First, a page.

While it may seem like the pandemic was the only reason for the growing popularity of food van vendors in the UK, they’ve been a staple of British culture for decades.
Lockdown did, however, give improved opportunity to those interested in launching their own business within the arena – restaurants and eateries had their metaphorical hands tied, unable to get customers through the door due to restrictions.
Food van vendors, meanwhile, weren’t as hard hit by lockdown – and our newfound love for the great outdoors resulted in a surge of hungry punters.
So, what does it take to set yourself up as a vendor and what’s all the fuss about?
Here, we delve into some of the most interesting numbers in regard to street food catering.
The food van industry is growing exponentially – at a rate of 20 per cent year on year, to be precise.
Did you know that 50 per cent of Brits buy street food at least once a week? What’s more, 64 per cent are actually willing to fork out above the average lunchtime spend if it means picking up some good quality street food.
When you compare the cost of launching a restaurant versus the amount it’ll set you back to open your own small catering trailer, you might be astounded to read that the latter will leave you £45,000 better off. That’s right, a small catering van will cost, on average, £5,000 in comparison to a bricks-and-mortar alternative at £50,000.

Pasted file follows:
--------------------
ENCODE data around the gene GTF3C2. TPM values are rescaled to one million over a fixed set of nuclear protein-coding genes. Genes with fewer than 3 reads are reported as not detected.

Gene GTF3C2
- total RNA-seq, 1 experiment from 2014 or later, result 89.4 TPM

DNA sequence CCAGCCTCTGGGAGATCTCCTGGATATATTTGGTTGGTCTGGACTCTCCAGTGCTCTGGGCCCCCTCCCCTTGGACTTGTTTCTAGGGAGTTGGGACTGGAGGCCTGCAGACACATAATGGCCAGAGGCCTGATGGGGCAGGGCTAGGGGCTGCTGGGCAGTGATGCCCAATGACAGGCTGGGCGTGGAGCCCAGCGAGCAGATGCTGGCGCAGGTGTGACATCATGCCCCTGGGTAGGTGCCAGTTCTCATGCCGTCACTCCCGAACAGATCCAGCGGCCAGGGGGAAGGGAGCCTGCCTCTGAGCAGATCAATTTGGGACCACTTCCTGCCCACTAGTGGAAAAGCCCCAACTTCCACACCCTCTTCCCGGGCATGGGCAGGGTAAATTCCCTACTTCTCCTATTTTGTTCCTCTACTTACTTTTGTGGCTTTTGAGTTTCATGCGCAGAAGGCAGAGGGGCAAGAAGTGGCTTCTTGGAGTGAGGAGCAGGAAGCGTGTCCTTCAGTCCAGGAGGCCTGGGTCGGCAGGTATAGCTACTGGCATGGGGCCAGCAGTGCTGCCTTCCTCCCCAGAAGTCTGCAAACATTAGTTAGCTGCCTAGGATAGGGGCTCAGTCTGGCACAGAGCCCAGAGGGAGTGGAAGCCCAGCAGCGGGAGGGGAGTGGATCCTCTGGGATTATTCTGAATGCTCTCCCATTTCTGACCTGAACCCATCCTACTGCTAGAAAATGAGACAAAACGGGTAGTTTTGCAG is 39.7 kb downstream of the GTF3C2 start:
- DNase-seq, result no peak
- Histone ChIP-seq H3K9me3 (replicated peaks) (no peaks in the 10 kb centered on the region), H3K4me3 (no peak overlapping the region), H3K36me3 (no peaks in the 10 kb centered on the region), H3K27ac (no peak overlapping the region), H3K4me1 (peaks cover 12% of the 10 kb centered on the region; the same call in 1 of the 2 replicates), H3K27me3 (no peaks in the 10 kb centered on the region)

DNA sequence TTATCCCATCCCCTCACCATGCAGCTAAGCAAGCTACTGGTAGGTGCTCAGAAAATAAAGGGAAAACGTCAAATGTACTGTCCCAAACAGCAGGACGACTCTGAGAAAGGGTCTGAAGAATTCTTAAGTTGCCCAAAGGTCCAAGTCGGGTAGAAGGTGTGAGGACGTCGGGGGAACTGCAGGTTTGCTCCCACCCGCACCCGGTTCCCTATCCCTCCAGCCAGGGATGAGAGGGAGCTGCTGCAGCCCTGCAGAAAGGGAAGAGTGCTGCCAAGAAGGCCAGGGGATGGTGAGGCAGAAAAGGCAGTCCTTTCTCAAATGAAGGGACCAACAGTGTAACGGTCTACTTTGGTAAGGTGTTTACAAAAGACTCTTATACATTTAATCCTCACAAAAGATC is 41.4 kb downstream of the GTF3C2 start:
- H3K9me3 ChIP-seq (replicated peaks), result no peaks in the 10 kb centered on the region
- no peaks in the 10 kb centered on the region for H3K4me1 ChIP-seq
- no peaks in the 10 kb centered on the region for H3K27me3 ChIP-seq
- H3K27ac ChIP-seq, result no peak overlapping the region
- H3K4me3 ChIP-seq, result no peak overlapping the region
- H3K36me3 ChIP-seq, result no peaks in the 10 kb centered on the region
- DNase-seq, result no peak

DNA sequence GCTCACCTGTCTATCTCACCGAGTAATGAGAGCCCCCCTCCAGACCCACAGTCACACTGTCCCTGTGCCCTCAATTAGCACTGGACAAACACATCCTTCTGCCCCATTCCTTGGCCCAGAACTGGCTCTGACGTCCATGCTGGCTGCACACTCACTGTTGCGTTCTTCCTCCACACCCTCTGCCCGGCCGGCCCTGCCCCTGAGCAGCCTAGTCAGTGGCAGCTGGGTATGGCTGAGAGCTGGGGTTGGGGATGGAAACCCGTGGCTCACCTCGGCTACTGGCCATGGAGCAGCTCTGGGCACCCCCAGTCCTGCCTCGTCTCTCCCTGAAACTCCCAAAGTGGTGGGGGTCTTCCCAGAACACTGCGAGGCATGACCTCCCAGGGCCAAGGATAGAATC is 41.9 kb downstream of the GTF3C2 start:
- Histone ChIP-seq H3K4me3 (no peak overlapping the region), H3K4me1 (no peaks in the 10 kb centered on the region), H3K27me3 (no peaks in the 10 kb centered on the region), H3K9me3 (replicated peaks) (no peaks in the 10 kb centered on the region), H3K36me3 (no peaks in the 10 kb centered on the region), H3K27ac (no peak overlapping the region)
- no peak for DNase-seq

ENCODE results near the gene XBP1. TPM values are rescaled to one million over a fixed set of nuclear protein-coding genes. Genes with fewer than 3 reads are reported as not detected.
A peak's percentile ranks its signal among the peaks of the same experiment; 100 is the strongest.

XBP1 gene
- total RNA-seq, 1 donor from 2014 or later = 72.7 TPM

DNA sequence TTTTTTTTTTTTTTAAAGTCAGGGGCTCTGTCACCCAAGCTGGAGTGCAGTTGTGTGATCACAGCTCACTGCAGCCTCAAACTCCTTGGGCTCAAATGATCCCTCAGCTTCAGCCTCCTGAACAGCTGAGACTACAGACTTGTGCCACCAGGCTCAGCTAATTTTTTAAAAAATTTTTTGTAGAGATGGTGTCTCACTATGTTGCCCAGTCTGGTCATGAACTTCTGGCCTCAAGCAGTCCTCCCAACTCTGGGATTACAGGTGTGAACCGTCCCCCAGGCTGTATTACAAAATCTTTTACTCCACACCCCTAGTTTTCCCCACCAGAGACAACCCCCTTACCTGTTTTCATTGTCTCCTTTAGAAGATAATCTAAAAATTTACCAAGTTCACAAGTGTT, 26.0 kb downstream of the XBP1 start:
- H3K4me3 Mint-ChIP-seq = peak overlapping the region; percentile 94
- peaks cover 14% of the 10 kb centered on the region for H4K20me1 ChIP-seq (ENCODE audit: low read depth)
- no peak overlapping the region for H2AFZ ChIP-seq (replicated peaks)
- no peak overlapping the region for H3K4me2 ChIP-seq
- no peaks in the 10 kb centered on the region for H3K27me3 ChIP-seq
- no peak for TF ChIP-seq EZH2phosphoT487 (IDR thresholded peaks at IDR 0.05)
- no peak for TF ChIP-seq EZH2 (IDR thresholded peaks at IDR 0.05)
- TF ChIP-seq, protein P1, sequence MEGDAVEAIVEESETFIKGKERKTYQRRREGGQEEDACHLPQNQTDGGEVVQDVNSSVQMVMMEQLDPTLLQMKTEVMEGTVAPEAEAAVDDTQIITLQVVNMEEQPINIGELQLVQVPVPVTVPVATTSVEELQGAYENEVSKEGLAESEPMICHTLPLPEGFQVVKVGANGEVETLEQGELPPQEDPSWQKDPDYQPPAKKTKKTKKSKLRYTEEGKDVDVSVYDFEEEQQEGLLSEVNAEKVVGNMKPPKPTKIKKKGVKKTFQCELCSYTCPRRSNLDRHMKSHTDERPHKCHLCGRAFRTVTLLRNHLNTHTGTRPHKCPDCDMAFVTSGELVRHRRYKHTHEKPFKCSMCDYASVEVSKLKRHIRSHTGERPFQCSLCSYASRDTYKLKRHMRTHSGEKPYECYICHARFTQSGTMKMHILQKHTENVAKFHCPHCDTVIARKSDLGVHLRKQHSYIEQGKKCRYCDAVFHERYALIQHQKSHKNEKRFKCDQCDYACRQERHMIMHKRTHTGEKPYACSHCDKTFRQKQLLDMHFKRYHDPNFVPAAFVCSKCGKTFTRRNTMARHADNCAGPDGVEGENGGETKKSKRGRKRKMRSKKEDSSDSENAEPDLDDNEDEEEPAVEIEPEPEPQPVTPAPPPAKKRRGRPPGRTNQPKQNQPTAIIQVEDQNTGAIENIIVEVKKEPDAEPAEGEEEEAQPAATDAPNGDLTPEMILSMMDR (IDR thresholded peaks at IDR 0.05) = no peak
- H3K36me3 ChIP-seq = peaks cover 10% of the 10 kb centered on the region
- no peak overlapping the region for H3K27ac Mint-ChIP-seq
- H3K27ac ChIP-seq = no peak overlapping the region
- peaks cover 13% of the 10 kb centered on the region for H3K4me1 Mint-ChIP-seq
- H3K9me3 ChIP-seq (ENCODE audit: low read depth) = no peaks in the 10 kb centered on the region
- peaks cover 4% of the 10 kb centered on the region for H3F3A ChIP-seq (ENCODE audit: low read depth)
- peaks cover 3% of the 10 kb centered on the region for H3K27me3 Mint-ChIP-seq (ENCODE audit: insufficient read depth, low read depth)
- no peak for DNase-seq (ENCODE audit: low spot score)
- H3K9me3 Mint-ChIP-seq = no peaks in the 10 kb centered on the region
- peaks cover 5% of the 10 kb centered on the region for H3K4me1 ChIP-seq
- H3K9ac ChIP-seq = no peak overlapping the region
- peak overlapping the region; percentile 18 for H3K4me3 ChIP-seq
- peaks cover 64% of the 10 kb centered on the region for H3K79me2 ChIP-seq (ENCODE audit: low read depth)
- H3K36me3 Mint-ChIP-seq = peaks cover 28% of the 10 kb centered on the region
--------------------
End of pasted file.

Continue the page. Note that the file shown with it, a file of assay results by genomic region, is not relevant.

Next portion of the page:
The start-up costs associated with vans are considerably lower than other food businesses, but the positives don’t stop there.
The beauty of a food van is that you choose when your day starts and when it ends, depending on how successful things have been. While you might find a spot that serves you well and delivers a host of reliable customers, unlike a restaurant you don’t have to commit to opening hours and feel guilty about letting people down if you choose not to open.
Similarly, if the weather defies typical British conditions and delivers a host of glorious sunshine, then you can stick around as long as you want and capitalise on the opportunity while it’s there.
The important stuff
By this stage, you’ll be thinking: where do I start? You’ll be pleased to know that Ford van leasing company Van Ninja has put together a handy guide on the street food industry, what you need to do to get going, and tips on how to get yourself ahead of the game and ultimately make your business a success.
Take a look at the infographic: